The Hacker Crackdown: Law and Disorder on the Electronic Frontier is a work of nonfiction by Bruce Sterling first published in 1992.
The book discusses watershed events in the hacker subculture in the early 1990s. The most notable topic covered is Operation Sundevil and the events surrounding the 1987-1990 war on the Legion of Doom network: the raid on Steve Jackson Games, the trial of “Knight Lightning” (one of the original journalists of Phrack), and the subsequent formation of the Electronic Frontier Foundation. The book also profiles the likes of “Emmanuel Goldstein” (publisher of 2600: The Hacker Quarterly), the former Assistant Attorney General of Arizona Gail Thackeray, FLETC instructor Carlton Fitzpatrick, Mitch Kapor, and John Perry Barlow.
In 1994, Sterling released the book for the Internet with a new afterword.
Though published in 1992, and released as a freeware, electronic book in 1994, the book offers a unique and colorful portrait of the nature of “cyberspace” in the early 1990s, and the nature of “computer crime” at that time. The events that Sterling discusses occur on the cusp of the mass popularity of the Internet, which arguably achieved critical mass in late 1994. It also encapsulates a moment in the information age revolution when “cyberspace” morphed from the realm of telephonemodems and BBS’ into the Internet and the World Wide Web.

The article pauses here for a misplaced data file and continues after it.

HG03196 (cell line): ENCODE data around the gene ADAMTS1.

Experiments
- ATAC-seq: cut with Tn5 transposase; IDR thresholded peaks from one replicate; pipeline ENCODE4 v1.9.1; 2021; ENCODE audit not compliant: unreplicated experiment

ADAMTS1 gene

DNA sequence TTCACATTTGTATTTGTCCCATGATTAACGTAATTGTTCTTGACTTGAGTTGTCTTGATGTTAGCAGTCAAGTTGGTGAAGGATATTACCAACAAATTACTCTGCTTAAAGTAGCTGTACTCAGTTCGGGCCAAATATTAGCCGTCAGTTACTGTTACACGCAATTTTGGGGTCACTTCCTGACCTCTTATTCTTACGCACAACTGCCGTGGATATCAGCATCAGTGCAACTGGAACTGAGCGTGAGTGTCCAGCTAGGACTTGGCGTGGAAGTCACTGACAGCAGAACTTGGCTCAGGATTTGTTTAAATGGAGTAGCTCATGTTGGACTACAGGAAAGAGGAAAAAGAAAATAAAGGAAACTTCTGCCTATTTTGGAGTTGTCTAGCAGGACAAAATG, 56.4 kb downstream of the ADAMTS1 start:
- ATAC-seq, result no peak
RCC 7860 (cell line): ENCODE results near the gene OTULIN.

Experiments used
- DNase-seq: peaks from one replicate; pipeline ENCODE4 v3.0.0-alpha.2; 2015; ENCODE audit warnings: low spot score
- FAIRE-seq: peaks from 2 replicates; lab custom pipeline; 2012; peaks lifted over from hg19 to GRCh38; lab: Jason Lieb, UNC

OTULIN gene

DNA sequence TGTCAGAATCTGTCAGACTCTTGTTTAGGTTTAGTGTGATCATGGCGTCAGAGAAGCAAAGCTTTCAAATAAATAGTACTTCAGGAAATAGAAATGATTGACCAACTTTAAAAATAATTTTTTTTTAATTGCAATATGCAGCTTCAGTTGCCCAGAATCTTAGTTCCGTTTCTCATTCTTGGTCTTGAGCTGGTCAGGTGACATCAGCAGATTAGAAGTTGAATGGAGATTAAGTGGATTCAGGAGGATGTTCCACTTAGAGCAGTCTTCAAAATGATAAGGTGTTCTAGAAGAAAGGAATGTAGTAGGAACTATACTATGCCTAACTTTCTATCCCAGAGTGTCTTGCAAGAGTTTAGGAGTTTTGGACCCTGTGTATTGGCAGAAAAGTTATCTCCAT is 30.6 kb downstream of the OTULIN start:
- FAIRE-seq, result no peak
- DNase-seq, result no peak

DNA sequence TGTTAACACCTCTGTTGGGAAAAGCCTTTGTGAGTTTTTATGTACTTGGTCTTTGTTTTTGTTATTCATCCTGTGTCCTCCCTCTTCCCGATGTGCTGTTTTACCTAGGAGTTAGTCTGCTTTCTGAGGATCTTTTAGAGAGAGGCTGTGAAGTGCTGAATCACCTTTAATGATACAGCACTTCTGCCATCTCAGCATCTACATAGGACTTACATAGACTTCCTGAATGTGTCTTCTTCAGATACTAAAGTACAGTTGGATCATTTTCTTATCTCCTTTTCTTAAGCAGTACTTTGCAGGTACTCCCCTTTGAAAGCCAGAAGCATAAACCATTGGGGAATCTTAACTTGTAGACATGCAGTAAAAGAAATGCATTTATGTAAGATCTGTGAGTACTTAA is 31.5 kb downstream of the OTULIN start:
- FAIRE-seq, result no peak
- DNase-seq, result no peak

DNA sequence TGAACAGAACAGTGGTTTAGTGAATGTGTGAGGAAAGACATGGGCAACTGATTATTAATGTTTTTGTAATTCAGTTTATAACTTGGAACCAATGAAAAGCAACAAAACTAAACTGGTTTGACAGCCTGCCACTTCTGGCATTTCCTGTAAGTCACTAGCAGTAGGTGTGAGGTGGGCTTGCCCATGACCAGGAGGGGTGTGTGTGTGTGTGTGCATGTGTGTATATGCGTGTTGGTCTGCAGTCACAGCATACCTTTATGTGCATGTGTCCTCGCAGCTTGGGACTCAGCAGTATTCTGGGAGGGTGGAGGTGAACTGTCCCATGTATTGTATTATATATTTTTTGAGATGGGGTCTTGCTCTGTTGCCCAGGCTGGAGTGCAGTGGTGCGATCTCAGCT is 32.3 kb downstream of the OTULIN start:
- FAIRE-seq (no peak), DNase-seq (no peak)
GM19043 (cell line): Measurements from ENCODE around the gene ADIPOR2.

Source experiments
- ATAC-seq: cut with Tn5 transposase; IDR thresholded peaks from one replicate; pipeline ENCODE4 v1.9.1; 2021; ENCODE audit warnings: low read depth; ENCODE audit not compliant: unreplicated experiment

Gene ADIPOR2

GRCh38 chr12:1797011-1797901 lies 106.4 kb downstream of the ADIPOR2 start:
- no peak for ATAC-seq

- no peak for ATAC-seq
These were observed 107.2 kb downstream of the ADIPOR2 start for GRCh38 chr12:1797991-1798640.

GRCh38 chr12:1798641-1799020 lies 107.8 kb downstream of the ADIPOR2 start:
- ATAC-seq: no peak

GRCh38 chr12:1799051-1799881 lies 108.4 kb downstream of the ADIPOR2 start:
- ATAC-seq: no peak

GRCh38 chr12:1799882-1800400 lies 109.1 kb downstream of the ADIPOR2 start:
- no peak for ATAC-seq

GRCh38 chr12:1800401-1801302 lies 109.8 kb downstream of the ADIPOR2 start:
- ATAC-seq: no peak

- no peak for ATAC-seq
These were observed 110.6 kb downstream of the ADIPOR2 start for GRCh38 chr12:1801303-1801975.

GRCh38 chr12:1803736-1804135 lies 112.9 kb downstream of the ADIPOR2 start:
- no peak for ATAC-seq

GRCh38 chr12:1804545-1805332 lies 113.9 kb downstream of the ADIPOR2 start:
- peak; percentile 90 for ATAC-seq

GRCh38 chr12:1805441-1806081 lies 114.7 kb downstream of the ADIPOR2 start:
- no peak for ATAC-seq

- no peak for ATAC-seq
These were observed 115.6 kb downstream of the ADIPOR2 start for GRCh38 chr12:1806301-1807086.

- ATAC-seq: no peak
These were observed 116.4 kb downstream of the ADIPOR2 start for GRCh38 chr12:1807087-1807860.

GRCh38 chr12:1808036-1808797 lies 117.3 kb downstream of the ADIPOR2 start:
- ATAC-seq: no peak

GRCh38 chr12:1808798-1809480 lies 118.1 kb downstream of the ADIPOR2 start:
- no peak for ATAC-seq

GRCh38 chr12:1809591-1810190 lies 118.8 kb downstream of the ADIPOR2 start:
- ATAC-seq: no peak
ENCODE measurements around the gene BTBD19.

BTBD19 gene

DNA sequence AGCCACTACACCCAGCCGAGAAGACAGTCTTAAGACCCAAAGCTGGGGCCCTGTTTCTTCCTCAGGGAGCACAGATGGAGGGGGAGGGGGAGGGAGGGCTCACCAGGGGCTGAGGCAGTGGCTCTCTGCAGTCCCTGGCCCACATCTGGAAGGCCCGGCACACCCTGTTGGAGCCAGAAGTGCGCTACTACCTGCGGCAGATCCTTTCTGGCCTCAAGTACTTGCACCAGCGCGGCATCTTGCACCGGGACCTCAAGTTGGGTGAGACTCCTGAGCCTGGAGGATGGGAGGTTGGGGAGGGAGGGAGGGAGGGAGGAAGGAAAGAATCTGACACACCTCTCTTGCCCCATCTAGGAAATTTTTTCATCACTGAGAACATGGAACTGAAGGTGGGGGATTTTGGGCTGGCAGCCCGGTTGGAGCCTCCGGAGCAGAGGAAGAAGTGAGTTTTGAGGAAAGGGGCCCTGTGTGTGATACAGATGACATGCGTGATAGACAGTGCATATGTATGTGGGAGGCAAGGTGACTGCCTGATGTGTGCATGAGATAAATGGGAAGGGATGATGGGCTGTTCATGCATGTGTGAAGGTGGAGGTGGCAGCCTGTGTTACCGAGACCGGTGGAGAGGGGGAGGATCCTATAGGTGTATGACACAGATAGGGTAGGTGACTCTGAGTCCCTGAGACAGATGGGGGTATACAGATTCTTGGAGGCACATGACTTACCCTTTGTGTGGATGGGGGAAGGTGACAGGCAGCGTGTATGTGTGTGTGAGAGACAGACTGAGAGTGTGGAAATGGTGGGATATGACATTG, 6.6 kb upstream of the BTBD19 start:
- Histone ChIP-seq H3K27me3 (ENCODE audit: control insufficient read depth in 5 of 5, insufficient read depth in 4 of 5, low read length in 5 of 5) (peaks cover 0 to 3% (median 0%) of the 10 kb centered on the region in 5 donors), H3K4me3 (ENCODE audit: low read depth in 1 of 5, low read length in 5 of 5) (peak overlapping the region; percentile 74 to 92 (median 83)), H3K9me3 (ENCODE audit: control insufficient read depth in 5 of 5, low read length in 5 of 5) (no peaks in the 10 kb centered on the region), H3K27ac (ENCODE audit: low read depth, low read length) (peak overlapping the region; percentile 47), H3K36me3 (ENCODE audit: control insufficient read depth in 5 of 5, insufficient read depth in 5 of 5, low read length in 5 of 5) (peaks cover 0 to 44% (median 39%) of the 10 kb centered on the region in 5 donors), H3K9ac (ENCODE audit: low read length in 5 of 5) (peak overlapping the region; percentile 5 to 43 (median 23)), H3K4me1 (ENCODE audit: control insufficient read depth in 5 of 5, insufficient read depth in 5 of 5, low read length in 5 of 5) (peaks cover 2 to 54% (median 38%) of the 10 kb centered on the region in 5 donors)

Cory Doctorow, who voiced an unabridged podcast of the book, said it “inspired me politically, artistically and socially”.
I can see a future in which any person can have a Node on the . Any person can be a publisher. It’s better than the media we now have. It’s possible.
Barlow was the first commentator to adopt William Gibson’s striking science-fictional term “cyberspace” as a synonym for the present- day nexus of computer and telecommunications networks. Barlow was insistent that cyberspace should be regarded as a qualitatively new world, a ‘frontier.’ According to Barlow, the world of electronic communications, now made visible through the computer screen, could no longer be usefully regarded as just a tangle of high-tech wiring. Instead, it had become a place, cyberspace, which demanded a new set of metaphors, a new set of rules and behaviors. The term, as Barlow employed it, struck a useful chord, and this concept of cyberspace was picked up by Time, Scientific American, computer police, hackers, and even Constitutional scholars. ‘Cyberspace’ now seems likely to become a permanent fixture of the language.
—On the initial founding of the Electronic Frontier Foundation
The electronic landscape changes with astounding speed. We are living through the fastest technological transformation in human history. I was glad to have a chance to document cyberspace during one moment in its long mutation; a kind of strobe-flash of the maelstrom.
—From the afterword